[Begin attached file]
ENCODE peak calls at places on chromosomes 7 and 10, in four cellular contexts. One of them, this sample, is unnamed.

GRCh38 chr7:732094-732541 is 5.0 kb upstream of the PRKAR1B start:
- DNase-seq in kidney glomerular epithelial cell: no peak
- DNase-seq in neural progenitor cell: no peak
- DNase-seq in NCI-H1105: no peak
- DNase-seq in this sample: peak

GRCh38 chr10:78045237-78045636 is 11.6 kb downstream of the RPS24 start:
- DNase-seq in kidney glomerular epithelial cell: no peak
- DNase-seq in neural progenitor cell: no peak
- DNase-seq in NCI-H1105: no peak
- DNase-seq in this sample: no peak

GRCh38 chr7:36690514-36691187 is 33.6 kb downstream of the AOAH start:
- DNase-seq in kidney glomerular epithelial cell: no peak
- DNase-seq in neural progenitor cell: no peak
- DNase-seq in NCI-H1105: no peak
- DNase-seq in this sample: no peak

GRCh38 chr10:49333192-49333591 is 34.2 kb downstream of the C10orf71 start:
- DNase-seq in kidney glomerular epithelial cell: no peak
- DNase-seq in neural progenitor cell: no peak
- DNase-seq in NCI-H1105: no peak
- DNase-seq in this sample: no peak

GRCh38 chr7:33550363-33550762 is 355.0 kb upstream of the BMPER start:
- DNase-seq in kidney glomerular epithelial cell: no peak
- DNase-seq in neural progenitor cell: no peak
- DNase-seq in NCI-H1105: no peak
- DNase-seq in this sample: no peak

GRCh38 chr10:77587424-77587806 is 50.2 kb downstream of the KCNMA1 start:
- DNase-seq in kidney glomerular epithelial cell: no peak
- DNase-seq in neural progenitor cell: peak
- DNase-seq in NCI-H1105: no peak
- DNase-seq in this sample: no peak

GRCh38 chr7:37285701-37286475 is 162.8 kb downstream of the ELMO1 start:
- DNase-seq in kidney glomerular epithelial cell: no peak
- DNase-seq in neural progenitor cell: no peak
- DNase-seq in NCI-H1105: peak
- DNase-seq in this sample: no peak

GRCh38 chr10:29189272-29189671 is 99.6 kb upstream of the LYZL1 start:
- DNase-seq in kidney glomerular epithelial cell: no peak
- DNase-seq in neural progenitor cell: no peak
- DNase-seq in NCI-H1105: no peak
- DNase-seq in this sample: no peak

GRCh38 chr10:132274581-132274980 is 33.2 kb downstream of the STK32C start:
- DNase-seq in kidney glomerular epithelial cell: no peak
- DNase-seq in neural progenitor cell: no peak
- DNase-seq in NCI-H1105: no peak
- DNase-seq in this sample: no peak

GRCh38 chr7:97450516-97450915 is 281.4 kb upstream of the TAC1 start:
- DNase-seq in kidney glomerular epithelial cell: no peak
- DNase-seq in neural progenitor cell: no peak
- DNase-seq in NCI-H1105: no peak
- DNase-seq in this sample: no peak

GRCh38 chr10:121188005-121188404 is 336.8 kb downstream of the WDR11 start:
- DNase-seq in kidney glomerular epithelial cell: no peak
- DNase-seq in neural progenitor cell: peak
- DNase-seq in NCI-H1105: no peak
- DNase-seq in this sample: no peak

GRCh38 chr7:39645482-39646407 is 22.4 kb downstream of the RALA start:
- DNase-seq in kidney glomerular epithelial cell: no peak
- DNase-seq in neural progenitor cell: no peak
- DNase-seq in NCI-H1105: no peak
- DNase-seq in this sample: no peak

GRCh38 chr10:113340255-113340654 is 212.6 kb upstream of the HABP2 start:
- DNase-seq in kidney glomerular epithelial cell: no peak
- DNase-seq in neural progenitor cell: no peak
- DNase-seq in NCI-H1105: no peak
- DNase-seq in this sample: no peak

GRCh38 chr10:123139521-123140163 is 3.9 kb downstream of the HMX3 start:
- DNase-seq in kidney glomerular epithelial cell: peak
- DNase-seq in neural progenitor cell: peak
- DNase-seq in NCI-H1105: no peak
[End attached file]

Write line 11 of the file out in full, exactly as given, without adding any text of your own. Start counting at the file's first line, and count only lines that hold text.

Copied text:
- DNase-seq in this sample: no peak